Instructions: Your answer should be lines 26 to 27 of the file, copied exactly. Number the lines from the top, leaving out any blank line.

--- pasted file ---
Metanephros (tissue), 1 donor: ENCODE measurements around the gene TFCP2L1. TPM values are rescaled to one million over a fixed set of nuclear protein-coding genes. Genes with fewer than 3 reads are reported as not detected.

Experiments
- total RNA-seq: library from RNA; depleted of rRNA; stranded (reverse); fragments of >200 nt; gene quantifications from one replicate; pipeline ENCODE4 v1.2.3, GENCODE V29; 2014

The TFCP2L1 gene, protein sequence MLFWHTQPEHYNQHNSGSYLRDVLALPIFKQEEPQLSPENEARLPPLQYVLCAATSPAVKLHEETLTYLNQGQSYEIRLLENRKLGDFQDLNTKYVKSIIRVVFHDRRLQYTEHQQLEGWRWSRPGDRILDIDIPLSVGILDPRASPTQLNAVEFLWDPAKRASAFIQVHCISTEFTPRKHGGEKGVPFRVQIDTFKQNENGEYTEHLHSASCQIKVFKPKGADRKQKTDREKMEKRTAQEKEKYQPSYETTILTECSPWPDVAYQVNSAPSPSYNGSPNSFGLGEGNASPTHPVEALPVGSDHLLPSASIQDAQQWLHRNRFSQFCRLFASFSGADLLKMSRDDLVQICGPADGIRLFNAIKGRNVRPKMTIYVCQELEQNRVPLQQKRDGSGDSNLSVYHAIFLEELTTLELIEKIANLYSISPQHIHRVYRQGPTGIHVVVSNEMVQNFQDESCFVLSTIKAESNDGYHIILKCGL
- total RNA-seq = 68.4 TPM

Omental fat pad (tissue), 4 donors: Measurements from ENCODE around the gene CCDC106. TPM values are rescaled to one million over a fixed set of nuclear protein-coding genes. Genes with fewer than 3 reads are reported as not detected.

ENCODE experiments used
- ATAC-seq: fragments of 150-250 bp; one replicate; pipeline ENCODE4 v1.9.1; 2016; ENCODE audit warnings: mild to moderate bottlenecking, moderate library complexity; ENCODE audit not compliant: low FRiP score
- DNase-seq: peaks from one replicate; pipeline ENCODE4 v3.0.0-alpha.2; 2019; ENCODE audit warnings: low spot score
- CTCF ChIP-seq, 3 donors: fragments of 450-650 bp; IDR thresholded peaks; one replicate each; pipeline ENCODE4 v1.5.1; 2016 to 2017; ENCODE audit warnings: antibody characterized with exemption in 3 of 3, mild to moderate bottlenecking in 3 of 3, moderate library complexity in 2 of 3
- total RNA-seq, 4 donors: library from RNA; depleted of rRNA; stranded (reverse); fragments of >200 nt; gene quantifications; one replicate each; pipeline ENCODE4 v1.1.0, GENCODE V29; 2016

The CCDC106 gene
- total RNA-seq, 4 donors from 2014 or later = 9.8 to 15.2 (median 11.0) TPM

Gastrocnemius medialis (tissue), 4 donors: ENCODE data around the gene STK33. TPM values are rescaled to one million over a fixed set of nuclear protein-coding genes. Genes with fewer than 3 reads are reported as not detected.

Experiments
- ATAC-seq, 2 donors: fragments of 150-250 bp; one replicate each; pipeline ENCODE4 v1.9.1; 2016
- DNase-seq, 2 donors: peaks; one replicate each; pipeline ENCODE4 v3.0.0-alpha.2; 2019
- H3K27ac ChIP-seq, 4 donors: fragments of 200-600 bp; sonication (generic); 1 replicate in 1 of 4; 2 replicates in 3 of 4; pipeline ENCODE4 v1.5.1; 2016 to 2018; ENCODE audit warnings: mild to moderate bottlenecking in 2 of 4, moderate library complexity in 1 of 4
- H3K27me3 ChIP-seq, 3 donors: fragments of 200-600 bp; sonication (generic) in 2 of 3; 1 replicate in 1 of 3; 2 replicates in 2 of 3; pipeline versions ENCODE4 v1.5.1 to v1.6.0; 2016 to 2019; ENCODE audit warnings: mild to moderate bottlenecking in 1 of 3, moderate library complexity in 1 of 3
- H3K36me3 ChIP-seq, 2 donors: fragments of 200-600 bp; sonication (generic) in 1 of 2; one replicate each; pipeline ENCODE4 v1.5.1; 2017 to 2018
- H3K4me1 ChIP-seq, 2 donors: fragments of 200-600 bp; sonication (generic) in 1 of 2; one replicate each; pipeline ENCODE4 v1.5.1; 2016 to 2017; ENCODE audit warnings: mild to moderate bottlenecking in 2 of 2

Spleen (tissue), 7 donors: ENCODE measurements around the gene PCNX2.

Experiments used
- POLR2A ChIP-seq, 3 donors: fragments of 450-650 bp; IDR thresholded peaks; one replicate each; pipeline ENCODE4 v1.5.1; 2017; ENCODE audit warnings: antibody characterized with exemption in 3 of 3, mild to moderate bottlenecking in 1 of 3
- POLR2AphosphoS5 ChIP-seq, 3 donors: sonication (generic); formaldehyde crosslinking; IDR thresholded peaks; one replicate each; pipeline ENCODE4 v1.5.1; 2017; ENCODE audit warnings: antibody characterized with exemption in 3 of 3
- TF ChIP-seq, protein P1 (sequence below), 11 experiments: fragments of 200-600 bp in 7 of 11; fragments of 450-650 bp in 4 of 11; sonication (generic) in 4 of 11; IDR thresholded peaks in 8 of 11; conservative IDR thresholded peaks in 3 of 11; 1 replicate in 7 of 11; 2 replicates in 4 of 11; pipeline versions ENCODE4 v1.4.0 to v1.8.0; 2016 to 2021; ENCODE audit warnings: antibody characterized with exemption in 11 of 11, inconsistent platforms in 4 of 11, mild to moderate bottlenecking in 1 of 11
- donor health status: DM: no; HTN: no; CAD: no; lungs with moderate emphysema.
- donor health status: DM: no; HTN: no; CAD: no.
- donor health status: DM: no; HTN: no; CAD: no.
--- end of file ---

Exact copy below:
- TF ChIP-seq, protein P1 (sequence below), 11 experiments: fragments of 200-600 bp in 7 of 11; fragments of 450-650 bp in 4 of 11; sonication (generic) in 4 of 11; IDR thresholded peaks in 8 of 11; conservative IDR thresholded peaks in 3 of 11; 1 replicate in 7 of 11; 2 replicates in 4 of 11; pipeline versions ENCODE4 v1.4.0 to v1.8.0; 2016 to 2021; ENCODE audit warnings: antibody characterized with exemption in 11 of 11, inconsistent platforms in 4 of 11, mild to moderate bottlenecking in 1 of 11
- donor health status: DM: no; HTN: no; CAD: no; lungs with moderate emphysema.